Done again with time for a snack and nap. After a short nap, I went back outside and soacked in the sun and the view. I half wished I had brought my nice camera, but was equally relieved to be able to sit there and simply enjoy the view. As the sun set, I pulled out my little camera to take some shots. Steve walked up behind me and scoffed “What are you taking pictures of?” My mouth worked, unable to find words for exactly what I was photographing. I turned in time to see his smirk.
“Another shitty sunset.”
The next two days were the big days, in opposite ways. The first day was all up–five peaks up to the Margherita Hut at 14,941. Now three days past the storm, the tracks from the many groups crisscrossed over the snow–shorter trips and shorter routes crossing the more leisurely expeditions. The first peak had a larger-than-life statue of Jesus. In Italy, all peaks have some sort of religious statues. It seemed somehow fitting, but a ritual I was glad had not been adopted everywhere, although I have often thought of leaving a small Buddha statue behind on a peak or two.
The short descent of one of the peaks had my attention, the snow soft and the pitch steep. Not having secure steps is one of my nemeses in the mountains. I pulled the first happy song out of my head. “Raindrops on roses; whiskers on kittens.” I didn’t realize I was singing aloud. Steve’s mouth twisted as he said “This is the only down of the day–I can’t believe you’re not enjoying it.”
Margherita Hut was our last hut stop–and the best.Sitting atop the summit of Signalkuppe, completely renovated in the 1970s, it is one of the largest huts in Europe. It was dedicated to Margherita of Savoy, Queen of Italy, in 1893.
They had just gotten a supply of food, and the fresh vegetables had the exquisite taste that only completely fresh food after a hard day of physical exertion can have. Fresh fruit and chocolate completed the meal. The meals are served “family style” with everyone sharing the courses. No one was eating much and I found myself finishing everything, half embarrassed and half envious that these people were so used to this kind of flavor that they didn’t partake more.
It wasn’t until I was awaken by my roommate’s vomiting that I realized what was probably the real reason no one was eating. Coming from Colorado and used to climbing 14,000 ft mountains, I was one of the few not suffering from the altitude. It made me love my home state all the more.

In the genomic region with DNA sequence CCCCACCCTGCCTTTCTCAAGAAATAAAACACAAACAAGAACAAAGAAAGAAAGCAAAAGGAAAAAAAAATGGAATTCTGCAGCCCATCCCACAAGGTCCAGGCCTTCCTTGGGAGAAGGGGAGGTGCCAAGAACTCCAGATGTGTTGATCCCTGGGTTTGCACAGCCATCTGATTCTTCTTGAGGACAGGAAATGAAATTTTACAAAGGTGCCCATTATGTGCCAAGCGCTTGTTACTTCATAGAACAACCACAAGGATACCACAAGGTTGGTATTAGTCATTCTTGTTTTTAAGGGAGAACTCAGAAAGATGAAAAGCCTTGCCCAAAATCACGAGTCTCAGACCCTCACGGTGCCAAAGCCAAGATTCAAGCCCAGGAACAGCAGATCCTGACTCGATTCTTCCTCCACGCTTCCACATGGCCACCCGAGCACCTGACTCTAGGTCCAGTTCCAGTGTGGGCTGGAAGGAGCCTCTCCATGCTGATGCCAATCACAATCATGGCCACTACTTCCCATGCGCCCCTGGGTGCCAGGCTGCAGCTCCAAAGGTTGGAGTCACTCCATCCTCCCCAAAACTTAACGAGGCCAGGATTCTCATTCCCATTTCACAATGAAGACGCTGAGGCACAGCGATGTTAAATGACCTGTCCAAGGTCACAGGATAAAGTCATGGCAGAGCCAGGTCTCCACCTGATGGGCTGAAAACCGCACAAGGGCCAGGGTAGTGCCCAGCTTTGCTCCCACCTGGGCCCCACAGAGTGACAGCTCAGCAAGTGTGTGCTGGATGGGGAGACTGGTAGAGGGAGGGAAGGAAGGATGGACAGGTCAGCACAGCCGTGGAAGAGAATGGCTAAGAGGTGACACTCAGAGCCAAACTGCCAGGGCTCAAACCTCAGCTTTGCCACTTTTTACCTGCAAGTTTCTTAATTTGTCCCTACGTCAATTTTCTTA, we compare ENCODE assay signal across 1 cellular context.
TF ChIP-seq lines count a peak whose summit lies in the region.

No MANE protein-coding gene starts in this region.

An interesting aside: the nearest settlement to the Margherita Hut is Macugnaga–the third stop on my three day trail run.
The last day contained the highest peak of the trip, Zumsteinspitze, which is on the way to Dufourspitze, the highest peak in Switzerland and second highest in Europe. A small statue of St Mary greeted us at the summit. From this point, it was a long hike back down to the gondola back to Zermatt, nearly ten thousand feet below where we stood. I reluctantly began the journey.
It didn’t take long for us to be in the crevasse ridden glacier. Steve’s tone had gotten more abrupt, warning me that this was real. Each step was carefully placed, my arm quickly growing tired from the death grip I had on my ice ax My left brain reviewed how the Resc-You worked as my right brain cycled through more “Sound of Music” tunes.
At one point, we were following a group speaking a unique dialect of Italian-German, very sexy to hear in kind of a scary way. The trio stopped as the first climber came to what seemed to be a bit of a precarious step. I couldn’t understand a word that was spoken, but I understood every intonation and body movement made. He was convinced death would be immediate if he continued. The guide, patience worn thin, recited I’m sure the same words Steve had said to me many times. The climber refused to move. The guide, pushed now past his patience, grabbed the rope, raised it above his head, shaking it and shouting. The climber finally took the step–and lived. As did the next climber and the guide.
My turn now and I could see what had given the climber significant pause. Eventually, that one step across the crevasse would fail, an obvious crack between the step and semi-firm ground. “Bright copper kettles and warm woolen mittens” and I made the step–and lived. As did Steve, happily. I hadn’t gotten any more confident that I could save him, but I know I would have given everything if it had come to that.
We weren’t down yet, but the crevasses became shallower, and soon we were able to discard the rope. Where we stopped, Steve pointed out that we were at the absolute beginning of the Gorner Gorge. Full circle again.
We came to the Monte Rosa hut, our last stop. Coffee, removal of all external layers and the application of sunscreen. We were off the glacier and on solid ground.
Hi how are you?
Making the best of the stay-at-home orders, and making plans for more travel. How are you?
We are fine back home in NZ. I am not sure when to travel since we cancelled 1 domestic and 1 international trip recently. It may take awhile to be safer to fly.
I’m so sorry you’ve had to cancel trips. That’s so frustrating. Hopefully we’ll be back out visiting the world soon.
Yes unfortunately… but it’s better to be safe than sorry. Not sure if the world will be ever be the same again though after covid.
True that. I’m kind of hoping it won’t be the same–that it will be better.